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Radiol Med. 2010 Dec;115(8):1208-18. doi: 10.1007/s11547-010-0570-8. Epub 2010 Jul 31.

Endovascular treatment of femoropopliteal stenoses/occlusions with a SilverHawk directional atherectomy device: immediate results and 12-month follow-up.

[Article in English, Italian]

Author information

  • 1U.O.C. di Radiologia, Ospedale S. Maria delle Grazie di Pozzuoli, ASL Na2 Nord, Via Domitiana, Localit√† La Schiana, Naples, Italy. renato.regine@tin.it

Abstract

PURPOSE:

This paper reports our immediate and 12-month follow-up results in the treatment of arterial stenoses/occlusions of the femoropopliteal region with the use of the SilverHawk directional atherectomy device (EV3, USA).

MATERIALS AND METHODS:

In an 18-month period, we treated 18 patients (13 men, five women, age range 39-81 years) with the SilverHawk directional atherectomy device. Inclusion criteria were symptomatic femoropopliteal stenosis/insufficiency, nonresponsiveness to medical therapy, and Rutherford categories 3-5. Exclusion criteria were based on the preliminary colour Doppler ultrasound (US) assessment and were plaque with a calcified component >50% and inadequate upstream and/or downstream vascular bed. Patients with severe vascular impairment, classified as TransAtlantic Inter-Society Consensus (TASC) D, were also excluded.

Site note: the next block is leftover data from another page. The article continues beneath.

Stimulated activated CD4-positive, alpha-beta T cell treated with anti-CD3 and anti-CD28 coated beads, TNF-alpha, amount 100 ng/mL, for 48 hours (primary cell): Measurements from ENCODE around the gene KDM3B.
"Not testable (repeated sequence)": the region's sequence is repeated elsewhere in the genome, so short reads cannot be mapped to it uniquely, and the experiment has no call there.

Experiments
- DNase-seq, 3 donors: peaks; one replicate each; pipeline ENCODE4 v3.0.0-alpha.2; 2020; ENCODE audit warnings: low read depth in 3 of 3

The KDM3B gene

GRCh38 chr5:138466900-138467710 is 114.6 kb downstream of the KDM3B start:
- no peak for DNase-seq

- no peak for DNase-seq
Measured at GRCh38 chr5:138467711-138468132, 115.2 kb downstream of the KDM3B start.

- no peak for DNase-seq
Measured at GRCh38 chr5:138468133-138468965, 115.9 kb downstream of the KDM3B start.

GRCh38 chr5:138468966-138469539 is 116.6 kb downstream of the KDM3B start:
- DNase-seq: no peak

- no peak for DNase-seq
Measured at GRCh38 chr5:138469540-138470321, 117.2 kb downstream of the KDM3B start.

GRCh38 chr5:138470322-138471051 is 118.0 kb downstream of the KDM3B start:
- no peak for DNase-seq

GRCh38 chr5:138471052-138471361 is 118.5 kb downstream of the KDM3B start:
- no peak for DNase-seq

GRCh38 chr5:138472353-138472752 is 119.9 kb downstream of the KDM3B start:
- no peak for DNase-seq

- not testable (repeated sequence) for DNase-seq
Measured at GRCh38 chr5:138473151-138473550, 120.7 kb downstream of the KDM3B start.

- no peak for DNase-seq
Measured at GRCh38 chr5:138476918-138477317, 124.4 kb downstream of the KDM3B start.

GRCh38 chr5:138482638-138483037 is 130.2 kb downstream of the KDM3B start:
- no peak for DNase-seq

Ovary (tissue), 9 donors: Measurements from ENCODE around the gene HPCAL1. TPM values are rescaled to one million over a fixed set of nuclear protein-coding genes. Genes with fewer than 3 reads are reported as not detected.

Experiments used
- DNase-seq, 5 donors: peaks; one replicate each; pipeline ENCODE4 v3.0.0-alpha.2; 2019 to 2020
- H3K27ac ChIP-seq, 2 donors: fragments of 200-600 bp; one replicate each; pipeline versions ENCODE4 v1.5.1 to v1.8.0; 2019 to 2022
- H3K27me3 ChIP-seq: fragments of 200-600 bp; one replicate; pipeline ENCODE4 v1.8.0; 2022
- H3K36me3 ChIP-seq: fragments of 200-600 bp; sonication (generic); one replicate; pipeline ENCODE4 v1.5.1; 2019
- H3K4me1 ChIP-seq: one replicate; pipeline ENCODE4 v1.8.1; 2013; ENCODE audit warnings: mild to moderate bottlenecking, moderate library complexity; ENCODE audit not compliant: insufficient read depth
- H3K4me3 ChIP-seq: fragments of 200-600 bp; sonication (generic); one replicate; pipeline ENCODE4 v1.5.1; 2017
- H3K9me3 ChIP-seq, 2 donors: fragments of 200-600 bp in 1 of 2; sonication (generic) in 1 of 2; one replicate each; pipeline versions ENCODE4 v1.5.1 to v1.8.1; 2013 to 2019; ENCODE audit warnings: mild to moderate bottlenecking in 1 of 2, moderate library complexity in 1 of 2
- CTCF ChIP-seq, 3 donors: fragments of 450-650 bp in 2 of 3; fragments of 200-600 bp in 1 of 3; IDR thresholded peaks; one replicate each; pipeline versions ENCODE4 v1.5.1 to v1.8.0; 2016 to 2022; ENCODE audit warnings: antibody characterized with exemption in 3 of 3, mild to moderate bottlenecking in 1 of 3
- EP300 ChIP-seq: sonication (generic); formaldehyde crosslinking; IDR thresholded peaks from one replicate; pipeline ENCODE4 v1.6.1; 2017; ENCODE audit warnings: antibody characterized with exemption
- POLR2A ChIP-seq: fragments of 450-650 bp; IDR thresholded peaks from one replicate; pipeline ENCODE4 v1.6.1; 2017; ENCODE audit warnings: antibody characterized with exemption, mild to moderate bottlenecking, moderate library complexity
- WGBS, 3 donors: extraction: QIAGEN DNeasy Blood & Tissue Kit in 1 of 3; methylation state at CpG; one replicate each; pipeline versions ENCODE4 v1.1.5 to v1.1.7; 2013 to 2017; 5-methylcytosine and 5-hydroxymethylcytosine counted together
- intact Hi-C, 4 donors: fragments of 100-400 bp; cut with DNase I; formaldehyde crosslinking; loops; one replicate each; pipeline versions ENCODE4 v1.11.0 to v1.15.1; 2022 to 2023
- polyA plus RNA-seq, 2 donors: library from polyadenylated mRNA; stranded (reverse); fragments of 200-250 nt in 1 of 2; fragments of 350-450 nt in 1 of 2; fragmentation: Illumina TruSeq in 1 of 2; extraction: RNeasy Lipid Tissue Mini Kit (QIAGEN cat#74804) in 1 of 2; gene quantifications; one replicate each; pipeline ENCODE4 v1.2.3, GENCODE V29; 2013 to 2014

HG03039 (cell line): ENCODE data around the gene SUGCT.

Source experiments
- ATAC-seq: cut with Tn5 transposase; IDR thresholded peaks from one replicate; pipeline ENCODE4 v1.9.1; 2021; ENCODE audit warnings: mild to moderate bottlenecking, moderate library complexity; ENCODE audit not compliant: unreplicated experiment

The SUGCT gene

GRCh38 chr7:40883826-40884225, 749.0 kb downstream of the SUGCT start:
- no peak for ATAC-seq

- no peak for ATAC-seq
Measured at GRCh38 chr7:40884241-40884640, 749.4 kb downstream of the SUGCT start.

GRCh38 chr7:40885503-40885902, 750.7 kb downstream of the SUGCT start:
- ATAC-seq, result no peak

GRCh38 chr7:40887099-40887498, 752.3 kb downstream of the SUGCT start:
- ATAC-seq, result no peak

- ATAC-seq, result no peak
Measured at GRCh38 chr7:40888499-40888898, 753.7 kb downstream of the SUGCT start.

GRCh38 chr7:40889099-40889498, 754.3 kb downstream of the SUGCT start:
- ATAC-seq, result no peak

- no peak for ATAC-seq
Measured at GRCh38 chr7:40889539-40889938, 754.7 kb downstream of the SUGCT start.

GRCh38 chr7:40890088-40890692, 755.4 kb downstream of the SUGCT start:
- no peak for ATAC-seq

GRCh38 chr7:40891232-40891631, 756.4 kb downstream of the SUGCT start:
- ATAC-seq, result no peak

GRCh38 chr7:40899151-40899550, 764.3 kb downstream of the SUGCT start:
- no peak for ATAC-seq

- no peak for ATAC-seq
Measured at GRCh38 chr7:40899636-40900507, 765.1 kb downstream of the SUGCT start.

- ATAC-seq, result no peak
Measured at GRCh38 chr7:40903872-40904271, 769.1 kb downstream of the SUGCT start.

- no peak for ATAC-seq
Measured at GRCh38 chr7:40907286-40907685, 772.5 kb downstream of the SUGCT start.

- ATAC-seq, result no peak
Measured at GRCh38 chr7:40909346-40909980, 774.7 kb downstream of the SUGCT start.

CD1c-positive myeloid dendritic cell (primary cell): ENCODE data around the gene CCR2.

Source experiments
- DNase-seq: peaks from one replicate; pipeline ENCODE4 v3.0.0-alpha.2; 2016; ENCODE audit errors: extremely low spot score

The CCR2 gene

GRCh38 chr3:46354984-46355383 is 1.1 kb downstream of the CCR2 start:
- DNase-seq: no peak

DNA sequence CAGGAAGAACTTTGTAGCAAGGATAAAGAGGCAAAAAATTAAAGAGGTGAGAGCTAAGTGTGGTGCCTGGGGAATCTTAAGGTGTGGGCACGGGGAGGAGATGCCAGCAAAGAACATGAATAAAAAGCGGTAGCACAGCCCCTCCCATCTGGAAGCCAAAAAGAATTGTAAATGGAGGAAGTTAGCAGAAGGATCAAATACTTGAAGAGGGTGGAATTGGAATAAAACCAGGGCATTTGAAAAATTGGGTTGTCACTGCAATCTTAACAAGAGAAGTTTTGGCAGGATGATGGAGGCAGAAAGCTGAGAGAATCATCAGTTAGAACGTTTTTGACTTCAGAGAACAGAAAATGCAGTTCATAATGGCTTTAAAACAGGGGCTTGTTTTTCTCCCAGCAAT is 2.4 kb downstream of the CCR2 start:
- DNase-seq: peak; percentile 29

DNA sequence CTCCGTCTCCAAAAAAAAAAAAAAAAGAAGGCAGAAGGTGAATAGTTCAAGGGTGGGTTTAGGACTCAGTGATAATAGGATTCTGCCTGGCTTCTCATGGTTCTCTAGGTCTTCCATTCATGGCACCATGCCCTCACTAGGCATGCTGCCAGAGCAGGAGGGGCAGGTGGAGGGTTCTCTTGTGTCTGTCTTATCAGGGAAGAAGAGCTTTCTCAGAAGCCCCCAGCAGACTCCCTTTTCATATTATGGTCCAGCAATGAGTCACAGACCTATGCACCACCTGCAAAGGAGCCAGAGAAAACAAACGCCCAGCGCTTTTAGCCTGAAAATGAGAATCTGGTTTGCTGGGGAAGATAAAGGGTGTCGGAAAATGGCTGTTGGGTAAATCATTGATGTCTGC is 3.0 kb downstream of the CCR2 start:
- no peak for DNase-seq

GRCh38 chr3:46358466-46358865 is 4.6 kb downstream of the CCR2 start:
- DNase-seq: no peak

RESULTS:

The procedure was successfully completed in all cases, with evident recanalisation and sufficient wall remodelling. No major complication was observed. At assessment immediately after the procedure and over the following days, an improvement in clinical symptoms and in the Rutherford scale was observed. Follow-up at 2 and 12 months identified one case of distal reocclusion subsequently treated with amputation, and two cases of restenosis (primary patency 79%) successfully treated with a repeat procedure (secondary patency 96%).

CONCLUSIONS:

The SilverHawk directional atherectomy device proved to be an effective and safe tool in all our patients treated for femoropopliteal stenosis/occlusion, with a significant improvement in both imaging findings and clinical signs and symptoms.

PMID:
20680498
[PubMed - indexed for MEDLINE]
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